Reconsidering Obama and the funding of the war

by Jay Stevens

The predictable outcome over the funding remarks made by Barack Obama has come to pass – the media has eagerly snapped it up and used it against the Democratic party. Check out this headline: “Anti-War Crowd Turns on Obama.”

What the article fails to mention is that the “anti-war crowd” is around 70 percent of the electorate. Instead it reduces us to a “rabble,” with animal-like qualities (“turns on” refers to a trained animal, of course). I’m sure the resident conservative commentors will enjoy the allegory, but the rest of us are smoldering a little.

In any case, I’m beginning to back down on my attack on Obama for his comments for a couple of reasons.

First, readbetween had some excellent points to make about the subject, namely that it’s possible Obama is being sincere about the issue.

Second, after talking with Tester’s office, they said Jon would not vote for a bill that would leave U.S. military troops underequipped.

Let’s be frank. Congress knows the funding bill is going to be vetoed, and that Bush will do everything to stay in Iraq until his term ends, even if that means vetoing funding bill after funding bill and letting the soldiers rot in Baghdad. After all, if he really cared about the condition, morale, and equipment of the troops in Iraq, he would have made strategic and logistical changes, oh, about four years ago.

Remember, this is the President that sends troops into battle without proper armor, that cuts benefits for veterans, that overextends units, that sends men still unfit for combat back to Iraq, that has lowered enlistment standards drastically, and prefers letting the Iraqi wounded recover in squalor rather than admit privatized medical care doesn’t work. I could also compare the treatment of the troops with the administration’s largesse when it comes to defense contractor cronies. In short, this President doesn’t give a rat’s *ss about the men and women who serve. Why should Congress think this President will swallow withdrawal in order to fund his troops? He’d rather let them starve than admit he was wrong.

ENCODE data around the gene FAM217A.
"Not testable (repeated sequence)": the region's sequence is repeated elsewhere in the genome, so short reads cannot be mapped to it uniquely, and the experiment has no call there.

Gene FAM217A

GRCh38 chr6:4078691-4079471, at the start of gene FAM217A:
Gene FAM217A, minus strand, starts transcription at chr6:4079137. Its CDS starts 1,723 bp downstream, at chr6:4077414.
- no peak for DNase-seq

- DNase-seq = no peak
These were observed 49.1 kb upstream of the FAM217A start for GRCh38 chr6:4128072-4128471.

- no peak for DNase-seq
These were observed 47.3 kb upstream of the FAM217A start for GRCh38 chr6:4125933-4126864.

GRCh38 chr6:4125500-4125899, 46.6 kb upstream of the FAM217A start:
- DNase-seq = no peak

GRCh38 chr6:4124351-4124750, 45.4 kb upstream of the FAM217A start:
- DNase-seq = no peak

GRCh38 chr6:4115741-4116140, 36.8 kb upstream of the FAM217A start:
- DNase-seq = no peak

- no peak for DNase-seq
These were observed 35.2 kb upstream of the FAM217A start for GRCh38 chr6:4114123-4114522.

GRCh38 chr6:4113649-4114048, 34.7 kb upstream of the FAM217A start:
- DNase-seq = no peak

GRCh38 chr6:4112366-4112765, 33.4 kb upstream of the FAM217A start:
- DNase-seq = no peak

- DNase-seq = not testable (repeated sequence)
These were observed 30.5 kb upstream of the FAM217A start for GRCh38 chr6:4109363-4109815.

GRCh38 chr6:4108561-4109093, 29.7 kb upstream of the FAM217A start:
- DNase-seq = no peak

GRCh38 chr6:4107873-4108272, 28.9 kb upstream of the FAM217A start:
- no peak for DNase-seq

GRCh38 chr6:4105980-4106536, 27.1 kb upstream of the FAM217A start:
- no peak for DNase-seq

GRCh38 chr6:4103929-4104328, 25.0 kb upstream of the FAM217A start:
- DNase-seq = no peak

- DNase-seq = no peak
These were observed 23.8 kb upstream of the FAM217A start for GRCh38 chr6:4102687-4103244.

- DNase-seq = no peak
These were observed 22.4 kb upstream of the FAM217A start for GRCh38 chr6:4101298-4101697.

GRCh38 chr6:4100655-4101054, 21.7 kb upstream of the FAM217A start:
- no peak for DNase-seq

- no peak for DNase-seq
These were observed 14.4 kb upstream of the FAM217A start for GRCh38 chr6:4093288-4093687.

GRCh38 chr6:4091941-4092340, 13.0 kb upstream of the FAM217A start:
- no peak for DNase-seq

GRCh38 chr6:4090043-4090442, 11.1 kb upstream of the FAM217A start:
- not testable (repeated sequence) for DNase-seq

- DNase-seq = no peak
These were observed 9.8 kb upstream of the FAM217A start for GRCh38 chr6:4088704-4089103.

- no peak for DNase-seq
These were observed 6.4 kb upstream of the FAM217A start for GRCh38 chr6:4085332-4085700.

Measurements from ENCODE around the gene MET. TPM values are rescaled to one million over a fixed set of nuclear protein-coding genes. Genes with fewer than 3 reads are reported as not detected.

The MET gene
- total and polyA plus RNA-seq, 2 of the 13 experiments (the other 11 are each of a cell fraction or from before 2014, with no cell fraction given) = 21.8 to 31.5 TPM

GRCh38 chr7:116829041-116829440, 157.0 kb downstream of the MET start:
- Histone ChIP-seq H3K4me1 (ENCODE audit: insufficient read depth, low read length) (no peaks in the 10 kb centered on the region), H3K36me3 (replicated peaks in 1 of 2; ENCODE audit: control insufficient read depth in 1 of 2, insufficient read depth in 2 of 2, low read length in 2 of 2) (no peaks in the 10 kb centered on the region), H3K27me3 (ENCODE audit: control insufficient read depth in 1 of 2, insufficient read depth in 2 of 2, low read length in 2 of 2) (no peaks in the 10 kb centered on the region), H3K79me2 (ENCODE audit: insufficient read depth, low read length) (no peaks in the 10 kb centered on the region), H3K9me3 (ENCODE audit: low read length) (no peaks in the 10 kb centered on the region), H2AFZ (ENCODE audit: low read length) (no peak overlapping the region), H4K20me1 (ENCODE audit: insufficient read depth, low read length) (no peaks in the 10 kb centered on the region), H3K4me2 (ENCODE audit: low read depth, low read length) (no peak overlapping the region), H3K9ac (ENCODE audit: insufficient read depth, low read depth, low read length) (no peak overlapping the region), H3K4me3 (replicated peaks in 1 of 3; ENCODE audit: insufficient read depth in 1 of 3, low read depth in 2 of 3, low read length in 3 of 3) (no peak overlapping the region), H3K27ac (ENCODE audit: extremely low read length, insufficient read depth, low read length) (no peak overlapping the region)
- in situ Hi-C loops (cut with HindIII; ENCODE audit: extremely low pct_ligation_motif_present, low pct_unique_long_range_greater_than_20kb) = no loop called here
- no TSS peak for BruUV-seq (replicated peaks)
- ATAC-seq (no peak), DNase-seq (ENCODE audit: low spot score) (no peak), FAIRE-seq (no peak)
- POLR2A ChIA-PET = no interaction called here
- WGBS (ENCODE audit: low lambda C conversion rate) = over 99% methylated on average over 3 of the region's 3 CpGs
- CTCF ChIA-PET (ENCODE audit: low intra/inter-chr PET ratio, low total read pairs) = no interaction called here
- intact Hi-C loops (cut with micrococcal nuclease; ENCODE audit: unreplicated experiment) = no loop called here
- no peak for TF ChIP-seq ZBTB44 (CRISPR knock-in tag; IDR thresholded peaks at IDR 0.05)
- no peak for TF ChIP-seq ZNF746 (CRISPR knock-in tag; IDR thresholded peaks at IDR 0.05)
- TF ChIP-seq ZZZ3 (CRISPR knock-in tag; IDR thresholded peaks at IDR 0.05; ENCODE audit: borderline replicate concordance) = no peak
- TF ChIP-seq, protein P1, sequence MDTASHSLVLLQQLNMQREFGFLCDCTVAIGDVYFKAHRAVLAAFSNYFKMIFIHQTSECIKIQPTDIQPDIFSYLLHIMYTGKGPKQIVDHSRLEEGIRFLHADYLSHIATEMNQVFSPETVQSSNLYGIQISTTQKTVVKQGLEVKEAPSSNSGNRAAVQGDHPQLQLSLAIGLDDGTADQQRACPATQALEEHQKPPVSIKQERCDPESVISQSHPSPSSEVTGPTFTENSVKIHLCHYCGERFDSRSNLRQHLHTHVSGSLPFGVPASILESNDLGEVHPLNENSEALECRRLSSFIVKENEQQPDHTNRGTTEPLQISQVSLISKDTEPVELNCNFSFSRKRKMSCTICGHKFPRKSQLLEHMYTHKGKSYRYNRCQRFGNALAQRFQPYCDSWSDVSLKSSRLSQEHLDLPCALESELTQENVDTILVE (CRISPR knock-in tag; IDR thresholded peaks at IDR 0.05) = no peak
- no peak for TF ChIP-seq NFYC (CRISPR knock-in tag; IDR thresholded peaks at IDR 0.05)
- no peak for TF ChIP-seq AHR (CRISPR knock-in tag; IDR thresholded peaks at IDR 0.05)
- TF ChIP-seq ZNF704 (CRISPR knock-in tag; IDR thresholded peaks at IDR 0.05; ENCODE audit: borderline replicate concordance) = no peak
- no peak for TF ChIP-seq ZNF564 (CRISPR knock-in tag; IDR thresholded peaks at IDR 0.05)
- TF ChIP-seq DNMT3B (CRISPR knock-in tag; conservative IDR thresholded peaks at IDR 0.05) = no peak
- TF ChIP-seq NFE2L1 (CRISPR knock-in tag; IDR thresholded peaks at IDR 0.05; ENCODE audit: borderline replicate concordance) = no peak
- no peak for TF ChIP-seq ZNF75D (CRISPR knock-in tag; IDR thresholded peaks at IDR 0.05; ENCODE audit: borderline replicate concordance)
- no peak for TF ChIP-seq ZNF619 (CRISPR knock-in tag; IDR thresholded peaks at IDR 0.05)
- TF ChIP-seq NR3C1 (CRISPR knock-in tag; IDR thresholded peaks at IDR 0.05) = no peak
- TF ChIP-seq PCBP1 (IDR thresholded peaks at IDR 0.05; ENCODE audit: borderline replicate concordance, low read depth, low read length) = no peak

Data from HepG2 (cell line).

Montana Headlines and I have debated the constitutionality of denying funding to Iraq in order to end the war. In the end, I think it’s moot, and I agree with his conclusion: Congress needs to amend or draft a new Iraq Resolution bill.

In fact, there were reports in late February that such a resolution was being drafted by Senate Democrats, Carl Levin (MI) and Joe Biden (DE).

Tester’s office said Jon would consider such a resolution, and I think that’s the way to go.

  1. “right” “correct” and “accurate” are different words, with different meanings. Just so that we’re clear here.

    Whether or not someone is ‘sincere’ has no bearing on whether or not they’re full of it. What Obama has supported is “ratcheting” up the pressure on a man who won’t feel it. According to Bush, we won’t leave Iraq, regardless of what Congress says. Or the American people. Bush is in full on tyrant mode, complete with claims that he will purposefully hurt military personel to support his agenda, and punish the sensibilities of detractors. One does not “sincerely” “ratchet up the pressure” against tyrants. A leader, in America, deposes such.

    Congress has the right, the will and the means to specify how our military is funded. If Bush wants to flaunt the law (yet again) and trash the military in order to scare Congress, then our duty is to fight Bush and those who enable his tyranny, like Obama (and possibly Tester). Congress needs to tell Bush where to go with his threats. Obama isn’t doing that.

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